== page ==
Winning an award for creating a digital dictionary while he was still in school has inspired Prabhath Mannapperuma to foster a legion of budding young programmers in remote corners of Sri Lanka.
Mannapperuma, 24, heads a team of volunteers who fan out all over the country firing up students with the Microbit, a tiny programmable device, and the message that writing computer code is no arcane art but within the reach of inquisitive fingers and curious minds.
“Using a keyboard to type in code is not interesting for kids,” says Mannapperuma, an IT professional and self-styled tech-evangelist. Microbit’s more appealing block-based programming designed to familiarise youngsters with coding and interconnectivity spurred Mannapperuma to introduce it in his country.
He approached the UK-based Microbit Education Foundation a year ago with his idea of encouraging school children outside the more privileged urban areas to learn coding skills.
With the foundation’s backing, he created an online group to enlist like-minded people who would go to distant villages and towns carrying the Microbit developed by Microsoft and the BBC.
The volunteers instruct children aged 11 to 18 in using the Microbit website to write simple commands for the device enabling it to act as a motion detector, sound sensor or as a message flasher among other things.
Over 2,000 children in schools and government-sponsored computer labs have been taught how to write script for the micro circuit board in the first seven months of the year.
Four keen students have already submitted entries for the Microbit Educational Foundation’s Mothers and Carers worldwide challenge and were mentioned in the final tally of winners.
Their ideas for lightening the load of their mothers and caregivers include an alarm that rings when the rubbish bin is full, a fridge door alarm, a pressure gauge that measures the weight of a portable cooking gas cylinder and a sensor which switches off a fan that has been left running.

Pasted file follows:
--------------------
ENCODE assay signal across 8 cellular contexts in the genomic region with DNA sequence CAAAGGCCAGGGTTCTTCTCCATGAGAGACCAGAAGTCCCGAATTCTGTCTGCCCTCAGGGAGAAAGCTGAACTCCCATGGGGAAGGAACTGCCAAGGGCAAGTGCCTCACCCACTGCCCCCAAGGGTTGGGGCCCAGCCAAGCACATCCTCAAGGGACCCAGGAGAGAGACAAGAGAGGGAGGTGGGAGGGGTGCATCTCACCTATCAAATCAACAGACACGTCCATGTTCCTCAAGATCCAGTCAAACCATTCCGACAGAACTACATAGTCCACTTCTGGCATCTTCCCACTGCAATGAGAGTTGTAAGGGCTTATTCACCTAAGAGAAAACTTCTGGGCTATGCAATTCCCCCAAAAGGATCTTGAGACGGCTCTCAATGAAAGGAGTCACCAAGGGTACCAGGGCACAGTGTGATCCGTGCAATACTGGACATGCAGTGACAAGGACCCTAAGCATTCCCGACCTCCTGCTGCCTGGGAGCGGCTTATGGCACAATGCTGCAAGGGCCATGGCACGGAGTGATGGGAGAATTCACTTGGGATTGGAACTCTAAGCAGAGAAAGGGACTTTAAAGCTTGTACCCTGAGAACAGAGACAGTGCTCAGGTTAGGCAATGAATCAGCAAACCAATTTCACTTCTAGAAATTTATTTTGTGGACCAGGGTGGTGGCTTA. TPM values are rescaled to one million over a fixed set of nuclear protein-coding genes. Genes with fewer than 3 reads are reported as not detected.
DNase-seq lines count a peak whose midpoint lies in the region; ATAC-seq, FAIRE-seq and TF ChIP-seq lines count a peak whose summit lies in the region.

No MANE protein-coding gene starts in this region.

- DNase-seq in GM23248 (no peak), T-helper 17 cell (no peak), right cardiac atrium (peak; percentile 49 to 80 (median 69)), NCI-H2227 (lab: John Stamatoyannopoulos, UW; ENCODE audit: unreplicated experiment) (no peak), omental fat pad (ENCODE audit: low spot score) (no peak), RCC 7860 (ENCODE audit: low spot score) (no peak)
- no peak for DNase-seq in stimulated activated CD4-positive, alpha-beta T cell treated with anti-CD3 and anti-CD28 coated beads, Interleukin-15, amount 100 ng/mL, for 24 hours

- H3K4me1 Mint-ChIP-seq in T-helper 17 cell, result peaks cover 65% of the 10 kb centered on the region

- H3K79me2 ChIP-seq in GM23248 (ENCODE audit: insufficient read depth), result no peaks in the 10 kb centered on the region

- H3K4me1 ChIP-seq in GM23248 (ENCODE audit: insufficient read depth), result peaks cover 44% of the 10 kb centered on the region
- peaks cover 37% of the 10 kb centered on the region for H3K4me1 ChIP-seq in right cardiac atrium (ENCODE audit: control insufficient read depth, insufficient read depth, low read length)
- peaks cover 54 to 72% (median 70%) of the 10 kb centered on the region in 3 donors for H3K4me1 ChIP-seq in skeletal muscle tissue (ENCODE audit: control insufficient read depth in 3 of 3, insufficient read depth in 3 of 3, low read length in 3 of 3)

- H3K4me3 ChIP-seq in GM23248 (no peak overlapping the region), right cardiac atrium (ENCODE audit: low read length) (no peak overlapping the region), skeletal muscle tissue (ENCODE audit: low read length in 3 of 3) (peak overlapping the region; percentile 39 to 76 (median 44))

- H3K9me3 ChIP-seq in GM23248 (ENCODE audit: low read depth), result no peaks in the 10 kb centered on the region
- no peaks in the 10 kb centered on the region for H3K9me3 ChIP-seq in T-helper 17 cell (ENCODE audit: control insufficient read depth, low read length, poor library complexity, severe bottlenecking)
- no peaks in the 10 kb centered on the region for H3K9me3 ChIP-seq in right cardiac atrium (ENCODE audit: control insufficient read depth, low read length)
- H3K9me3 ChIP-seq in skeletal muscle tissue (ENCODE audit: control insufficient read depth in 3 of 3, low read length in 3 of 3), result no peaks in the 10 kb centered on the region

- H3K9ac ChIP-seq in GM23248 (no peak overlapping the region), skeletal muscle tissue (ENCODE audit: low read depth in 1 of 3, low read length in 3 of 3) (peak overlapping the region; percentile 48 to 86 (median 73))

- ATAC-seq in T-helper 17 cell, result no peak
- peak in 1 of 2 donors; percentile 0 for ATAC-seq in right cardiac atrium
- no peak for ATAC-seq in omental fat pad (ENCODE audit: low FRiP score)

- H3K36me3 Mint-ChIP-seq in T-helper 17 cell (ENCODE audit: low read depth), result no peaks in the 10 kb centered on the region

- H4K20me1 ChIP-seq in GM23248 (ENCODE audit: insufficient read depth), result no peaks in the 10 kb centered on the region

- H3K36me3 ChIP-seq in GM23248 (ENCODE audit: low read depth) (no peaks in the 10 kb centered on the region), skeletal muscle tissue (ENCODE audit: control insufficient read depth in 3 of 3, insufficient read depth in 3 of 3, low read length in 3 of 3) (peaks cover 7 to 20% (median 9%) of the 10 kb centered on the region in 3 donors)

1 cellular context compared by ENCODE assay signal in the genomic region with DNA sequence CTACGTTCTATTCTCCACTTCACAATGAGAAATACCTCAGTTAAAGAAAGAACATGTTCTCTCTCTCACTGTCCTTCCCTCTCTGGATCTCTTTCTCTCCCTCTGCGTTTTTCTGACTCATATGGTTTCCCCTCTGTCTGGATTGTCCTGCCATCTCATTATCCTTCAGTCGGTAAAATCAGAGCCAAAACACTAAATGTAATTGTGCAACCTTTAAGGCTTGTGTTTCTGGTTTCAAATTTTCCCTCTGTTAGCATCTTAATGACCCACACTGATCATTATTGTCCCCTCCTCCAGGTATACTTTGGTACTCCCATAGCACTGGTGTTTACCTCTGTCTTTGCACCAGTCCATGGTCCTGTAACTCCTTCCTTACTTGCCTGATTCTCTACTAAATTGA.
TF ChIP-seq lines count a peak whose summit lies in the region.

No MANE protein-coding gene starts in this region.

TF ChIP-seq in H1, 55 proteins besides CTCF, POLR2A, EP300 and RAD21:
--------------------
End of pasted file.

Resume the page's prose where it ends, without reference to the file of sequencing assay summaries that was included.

These projects may be baby steps for hardcore programmers, but for children with limited access to technology, they are giant strides.
Noted Mannapperuma, “kids come up with new solutions for their day to day problems. Having the required computational thinking is vital for their future”.
Mannapperuma’s Microbit Sri Lanka User Group (Slug) is a non-profit organisation run by some 150 volunteers drawn from professional organisations and universities.
“Our volunteers are passionate about what they do. Now, we are requesting the general public to be part of our organisation as volunteers,” said Mannapperuma who has plans for more collaborative workshops and micro hackathons in the months ahead reaching some 5,000 students. About 100 Microbits have also been distributed to volunteers.
Mannapperuma’s first group of potential programmers came from his hometown Asswedduma,
a village nearly 90 kilometres from the capital Colombo, where he himself dabbled with mobile phone applications as a youngster.
At 13, he participated in a competition held by Microsoft Sri Lanka for students. Although he did not win any prizes then, he earned a merit award two years later when he created an English-to Sinhala online translator for a lexicon of words from his English Literature textbook to help his friends doing their first public exam that year.
“It’s too early to identify the impact of our project,” says Mannapperuma. However, the Slug website’s alternative versions in Sinhala and Tamil, the two main languages spoken in Sri Lanka along with English, have proved successful with many children registering to learn coding skills.
The Slug is offering trilingual support and video tutorials in local languages to help young learners. They seek more volunteers as they expand in all 25 districts of the country which is emerging from a decades-long Tamil separatist war that ended in May 2009.
Mannapperuma has an ambitious mission: to increase the programming skills of every child in Sri Lanka.
“With the help of Microbit, we can lay the foundation of programming to enrich their lives.”